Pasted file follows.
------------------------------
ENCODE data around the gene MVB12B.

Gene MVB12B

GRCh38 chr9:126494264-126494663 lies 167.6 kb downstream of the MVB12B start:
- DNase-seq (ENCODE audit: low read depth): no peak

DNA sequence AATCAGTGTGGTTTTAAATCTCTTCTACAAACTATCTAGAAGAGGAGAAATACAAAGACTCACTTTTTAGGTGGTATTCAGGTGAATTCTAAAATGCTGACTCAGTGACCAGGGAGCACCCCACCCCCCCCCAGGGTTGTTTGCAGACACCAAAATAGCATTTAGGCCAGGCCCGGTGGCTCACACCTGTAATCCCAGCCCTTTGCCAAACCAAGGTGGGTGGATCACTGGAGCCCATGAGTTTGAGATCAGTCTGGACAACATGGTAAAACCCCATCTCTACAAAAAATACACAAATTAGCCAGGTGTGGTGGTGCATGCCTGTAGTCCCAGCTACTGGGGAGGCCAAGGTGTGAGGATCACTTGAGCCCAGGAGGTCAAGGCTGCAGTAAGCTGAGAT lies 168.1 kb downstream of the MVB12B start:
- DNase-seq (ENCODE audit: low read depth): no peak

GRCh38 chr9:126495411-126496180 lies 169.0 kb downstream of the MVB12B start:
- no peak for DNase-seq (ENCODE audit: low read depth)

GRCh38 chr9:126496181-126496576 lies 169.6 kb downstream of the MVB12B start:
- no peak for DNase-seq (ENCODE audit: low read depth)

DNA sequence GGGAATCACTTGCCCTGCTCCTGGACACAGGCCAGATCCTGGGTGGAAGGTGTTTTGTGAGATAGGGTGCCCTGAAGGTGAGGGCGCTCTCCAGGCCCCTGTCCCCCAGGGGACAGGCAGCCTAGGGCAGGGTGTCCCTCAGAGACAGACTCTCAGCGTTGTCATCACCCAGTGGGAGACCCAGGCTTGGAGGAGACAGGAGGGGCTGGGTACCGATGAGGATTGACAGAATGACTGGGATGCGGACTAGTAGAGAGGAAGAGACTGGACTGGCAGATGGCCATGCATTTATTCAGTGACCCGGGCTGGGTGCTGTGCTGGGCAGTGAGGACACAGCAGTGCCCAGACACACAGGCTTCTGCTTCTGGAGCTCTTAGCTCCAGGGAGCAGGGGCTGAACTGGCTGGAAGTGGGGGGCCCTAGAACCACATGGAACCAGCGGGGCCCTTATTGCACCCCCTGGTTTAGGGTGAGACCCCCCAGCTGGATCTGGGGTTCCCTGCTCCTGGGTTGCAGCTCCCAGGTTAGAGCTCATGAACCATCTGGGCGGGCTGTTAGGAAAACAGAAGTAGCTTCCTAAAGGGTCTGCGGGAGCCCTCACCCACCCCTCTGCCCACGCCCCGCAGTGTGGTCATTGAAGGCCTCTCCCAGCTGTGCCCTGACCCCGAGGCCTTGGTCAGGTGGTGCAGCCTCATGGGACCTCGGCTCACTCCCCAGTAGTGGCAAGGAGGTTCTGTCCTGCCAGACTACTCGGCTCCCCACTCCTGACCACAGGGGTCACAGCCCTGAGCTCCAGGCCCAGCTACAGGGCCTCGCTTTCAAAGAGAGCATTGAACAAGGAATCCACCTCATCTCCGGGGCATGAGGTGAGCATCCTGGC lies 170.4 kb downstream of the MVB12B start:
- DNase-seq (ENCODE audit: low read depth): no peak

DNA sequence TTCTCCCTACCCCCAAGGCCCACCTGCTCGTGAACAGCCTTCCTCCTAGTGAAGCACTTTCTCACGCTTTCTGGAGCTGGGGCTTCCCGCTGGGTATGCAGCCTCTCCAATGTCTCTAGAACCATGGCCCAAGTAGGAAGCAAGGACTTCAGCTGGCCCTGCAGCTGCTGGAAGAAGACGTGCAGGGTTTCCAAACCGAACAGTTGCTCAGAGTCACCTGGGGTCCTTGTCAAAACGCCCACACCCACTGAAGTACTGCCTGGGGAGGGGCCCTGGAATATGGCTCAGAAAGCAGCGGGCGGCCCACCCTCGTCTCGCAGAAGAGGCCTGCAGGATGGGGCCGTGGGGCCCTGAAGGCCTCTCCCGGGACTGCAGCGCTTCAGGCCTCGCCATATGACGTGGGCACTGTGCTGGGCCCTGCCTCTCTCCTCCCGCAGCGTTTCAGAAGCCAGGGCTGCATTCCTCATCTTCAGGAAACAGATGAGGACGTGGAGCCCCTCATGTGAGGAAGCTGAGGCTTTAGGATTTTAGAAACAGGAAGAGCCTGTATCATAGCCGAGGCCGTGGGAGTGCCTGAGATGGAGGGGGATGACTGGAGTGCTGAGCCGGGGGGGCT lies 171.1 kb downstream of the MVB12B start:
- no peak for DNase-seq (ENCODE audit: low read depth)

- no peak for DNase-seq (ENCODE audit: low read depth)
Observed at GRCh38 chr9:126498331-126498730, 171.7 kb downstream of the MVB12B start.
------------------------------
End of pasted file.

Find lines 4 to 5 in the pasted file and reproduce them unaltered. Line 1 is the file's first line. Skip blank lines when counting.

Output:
- DNase-seq (ENCODE audit: low read depth): no peak

DNA sequence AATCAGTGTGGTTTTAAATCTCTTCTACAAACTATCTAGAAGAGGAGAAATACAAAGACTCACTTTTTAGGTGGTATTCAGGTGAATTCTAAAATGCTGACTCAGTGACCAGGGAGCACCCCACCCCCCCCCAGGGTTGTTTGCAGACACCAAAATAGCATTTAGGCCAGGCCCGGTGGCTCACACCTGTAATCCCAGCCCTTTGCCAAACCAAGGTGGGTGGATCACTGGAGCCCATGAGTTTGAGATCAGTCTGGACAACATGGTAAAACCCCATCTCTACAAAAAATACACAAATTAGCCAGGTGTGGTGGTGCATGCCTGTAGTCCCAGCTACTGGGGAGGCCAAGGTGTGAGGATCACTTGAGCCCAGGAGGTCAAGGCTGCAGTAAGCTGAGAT lies 168.1 kb downstream of the MVB12B start: